Rory Kennedy’s (director of “Ethel”) reaction (via Variety) are I guess typical,
“I was just on an airplane — I just got off and got a call and I was very excited,” Kennedy told Variety. “It’s just an honor anytime to get shortlisted by the Academy — it’s a huge honor. Obviously, there are so many extraordinary documentaries out there.”
“Plummer said he was “totally prepared to lose. You have to be. You have to have some idea of what you’re going to say if you do win, but you really wipe it from your mind.”
After his name was announced, though, Plummer delivered one of the most polished acceptance speeches of the night.
He paid eloquent tribute to his fellow nominees – Max von Sydow, Jonah Hill, Kenneth Branagh and Nick Nolte – thanked all of those connected with the film, particularly its star, Ewan McGregor, and acknowledged the critical support given to him by his “little band of agents provocateurs … who’ve tried so hard to keep me out of jail.”
“I change that line every time I have a speech. Sometimes it’s ‘keeping me out of Sing Sing’ or ‘keeping me in martinis for all these years.’ ””
I love Mr. Plummer and think his Oscar acceptance speech is just beautiful!
Following is an insightful and very funny talk given by professor Ronald Coase when he was just 92 in 2003. And next month in March 2012, prof. Coase, now just 101 years young, will be publishing his lastest book “How China Became Capitalist“.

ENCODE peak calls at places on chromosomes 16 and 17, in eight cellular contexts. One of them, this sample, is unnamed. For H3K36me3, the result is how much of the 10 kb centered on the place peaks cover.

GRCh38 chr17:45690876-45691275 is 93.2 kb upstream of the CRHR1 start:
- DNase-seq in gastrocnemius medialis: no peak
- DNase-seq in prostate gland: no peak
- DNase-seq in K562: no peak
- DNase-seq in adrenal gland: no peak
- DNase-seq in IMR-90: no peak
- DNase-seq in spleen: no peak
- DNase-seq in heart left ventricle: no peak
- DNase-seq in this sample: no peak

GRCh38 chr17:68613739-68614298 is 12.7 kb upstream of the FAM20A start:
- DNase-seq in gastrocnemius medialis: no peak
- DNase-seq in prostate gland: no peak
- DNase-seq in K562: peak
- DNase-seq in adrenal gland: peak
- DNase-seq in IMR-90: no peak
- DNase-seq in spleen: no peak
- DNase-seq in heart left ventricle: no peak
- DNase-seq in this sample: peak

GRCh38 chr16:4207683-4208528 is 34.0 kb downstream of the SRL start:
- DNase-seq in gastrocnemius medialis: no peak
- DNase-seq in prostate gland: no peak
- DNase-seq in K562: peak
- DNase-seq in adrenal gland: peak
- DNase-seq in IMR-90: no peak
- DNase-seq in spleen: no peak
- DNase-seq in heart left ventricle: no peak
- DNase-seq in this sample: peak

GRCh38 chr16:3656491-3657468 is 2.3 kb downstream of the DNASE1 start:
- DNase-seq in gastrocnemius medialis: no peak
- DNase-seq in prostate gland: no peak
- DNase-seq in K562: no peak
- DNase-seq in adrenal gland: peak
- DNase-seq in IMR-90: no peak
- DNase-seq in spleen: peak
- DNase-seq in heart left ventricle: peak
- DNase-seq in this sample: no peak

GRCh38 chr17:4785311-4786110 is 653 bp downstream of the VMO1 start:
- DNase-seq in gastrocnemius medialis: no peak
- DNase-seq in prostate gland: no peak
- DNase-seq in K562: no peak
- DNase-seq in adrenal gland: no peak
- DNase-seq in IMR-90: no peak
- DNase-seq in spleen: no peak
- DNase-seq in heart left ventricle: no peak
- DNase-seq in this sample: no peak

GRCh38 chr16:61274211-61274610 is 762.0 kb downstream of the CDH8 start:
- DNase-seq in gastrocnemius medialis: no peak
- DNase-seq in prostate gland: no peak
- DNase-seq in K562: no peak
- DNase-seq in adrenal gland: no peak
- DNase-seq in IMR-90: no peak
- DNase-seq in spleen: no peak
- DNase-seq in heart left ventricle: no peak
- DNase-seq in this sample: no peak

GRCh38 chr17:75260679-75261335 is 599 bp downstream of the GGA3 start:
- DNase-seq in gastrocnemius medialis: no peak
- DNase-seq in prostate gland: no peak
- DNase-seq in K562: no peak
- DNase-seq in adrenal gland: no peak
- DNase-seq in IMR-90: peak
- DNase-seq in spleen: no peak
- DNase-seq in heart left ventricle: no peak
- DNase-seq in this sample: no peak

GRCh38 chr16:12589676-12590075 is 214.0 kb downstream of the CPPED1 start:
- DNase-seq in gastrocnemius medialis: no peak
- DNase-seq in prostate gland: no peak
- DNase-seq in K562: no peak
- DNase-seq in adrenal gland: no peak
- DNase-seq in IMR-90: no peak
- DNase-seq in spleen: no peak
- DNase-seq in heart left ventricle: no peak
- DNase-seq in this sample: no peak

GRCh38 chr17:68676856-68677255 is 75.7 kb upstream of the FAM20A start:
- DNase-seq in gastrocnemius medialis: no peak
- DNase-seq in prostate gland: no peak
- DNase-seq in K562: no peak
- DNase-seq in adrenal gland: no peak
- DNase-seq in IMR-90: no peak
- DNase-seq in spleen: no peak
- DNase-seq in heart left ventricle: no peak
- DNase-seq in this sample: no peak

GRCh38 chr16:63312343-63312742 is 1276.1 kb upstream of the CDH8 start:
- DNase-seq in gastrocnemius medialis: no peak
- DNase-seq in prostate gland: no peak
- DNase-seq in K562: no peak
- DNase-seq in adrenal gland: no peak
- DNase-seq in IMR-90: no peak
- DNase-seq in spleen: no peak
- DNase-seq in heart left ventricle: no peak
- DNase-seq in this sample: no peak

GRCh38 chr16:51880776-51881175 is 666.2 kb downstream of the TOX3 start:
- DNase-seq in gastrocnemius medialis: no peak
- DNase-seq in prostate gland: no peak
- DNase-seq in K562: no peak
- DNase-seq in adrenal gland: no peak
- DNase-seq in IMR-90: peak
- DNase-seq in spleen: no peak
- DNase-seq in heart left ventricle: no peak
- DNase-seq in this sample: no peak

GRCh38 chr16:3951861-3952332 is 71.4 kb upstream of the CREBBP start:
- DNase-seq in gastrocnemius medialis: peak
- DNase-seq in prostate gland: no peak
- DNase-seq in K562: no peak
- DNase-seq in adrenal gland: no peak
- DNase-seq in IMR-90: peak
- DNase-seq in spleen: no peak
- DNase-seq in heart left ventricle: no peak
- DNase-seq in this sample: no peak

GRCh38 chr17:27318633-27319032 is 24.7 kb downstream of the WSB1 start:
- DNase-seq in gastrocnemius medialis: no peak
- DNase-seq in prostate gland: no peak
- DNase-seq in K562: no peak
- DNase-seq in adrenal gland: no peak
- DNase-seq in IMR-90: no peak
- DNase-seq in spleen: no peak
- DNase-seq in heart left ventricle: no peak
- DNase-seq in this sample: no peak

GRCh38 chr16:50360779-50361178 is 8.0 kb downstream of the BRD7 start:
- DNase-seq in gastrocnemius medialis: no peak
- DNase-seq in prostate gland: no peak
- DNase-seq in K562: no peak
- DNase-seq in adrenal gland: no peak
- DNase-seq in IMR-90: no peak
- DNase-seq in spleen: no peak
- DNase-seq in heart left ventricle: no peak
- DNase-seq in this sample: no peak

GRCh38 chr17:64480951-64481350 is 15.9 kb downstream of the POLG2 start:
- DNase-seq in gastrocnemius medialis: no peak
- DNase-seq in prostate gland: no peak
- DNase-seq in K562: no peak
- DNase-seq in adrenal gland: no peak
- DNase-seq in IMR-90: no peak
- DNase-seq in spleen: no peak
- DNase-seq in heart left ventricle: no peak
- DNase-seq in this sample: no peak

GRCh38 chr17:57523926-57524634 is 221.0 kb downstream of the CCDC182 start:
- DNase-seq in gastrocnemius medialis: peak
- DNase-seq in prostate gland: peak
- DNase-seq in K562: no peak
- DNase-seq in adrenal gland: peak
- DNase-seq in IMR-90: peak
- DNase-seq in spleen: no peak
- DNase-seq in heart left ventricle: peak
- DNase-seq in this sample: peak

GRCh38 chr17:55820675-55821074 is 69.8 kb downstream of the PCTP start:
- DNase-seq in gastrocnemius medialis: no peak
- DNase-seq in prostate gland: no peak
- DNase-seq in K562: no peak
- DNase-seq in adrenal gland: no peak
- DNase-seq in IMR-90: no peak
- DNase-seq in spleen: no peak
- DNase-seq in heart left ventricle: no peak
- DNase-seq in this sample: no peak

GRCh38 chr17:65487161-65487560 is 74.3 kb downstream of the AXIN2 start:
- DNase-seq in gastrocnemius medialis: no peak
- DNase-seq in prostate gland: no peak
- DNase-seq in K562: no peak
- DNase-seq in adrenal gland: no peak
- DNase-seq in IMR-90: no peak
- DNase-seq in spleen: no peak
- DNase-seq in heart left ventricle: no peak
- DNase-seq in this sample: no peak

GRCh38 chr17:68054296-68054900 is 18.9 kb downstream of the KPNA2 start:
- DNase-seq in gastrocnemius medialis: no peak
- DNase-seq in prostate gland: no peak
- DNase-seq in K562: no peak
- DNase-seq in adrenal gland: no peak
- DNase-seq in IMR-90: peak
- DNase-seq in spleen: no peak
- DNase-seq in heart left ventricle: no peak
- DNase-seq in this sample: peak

You see, Christopher Plummer 82 and Ronald Coase 101 are inspiring to me for they are both at an age where many people would have long “retired” to “happy” lives of doing absolutely nothing. Of course, there is absolutely nothing wrong with doing absolutely nothing. But why are Mr. Plummer and Prof. Coase still hard at work? I believe this saying says it all, “Choose a job you love and you will never have to work a day in your life“. Both Mr. Plummer and Prof. Coase are doing work they just LOVE to do. And would do it anyway even if no one pays them to.
So Mr. Plummer‘s and Prof. Coase‘s lessons for me is to find and do a job I love so that I will never have to work a day in my life! Oh, and living to 82 or 101 to work will be just GREAT and a bonus!
I love Billy Crystal and even held my VHS copy of When Harry Met Sally to show +Maria Quiban of +My Fox LA I love and respect Billy. I found Billy funny in the years he hosted in the past (videos 1998, 2004). The key is those acts worked in the past, not NOW. To me, last night’s Oscars feel so dated and it was boring, badly paced, and even had technical audio problems! Hello Oscars, audio problems? You must be kidding!
Maria made a great producing point, if the show had opened with the big Cirque du Soleil act with Billy flying in and out of the stage, that will be WOW and something to start the show on a bang! Of course, the rest of the show will still need to be fixed and updated to 2012 but at least that would have been a great start!
One of my tweet last night expressed my sentiment as a viewer.
#Oscars Fooled me once (2011). Fooled me twice (2012). Fooling me three times in a roll (2013)? #youmustbecrazytothinkthat #fail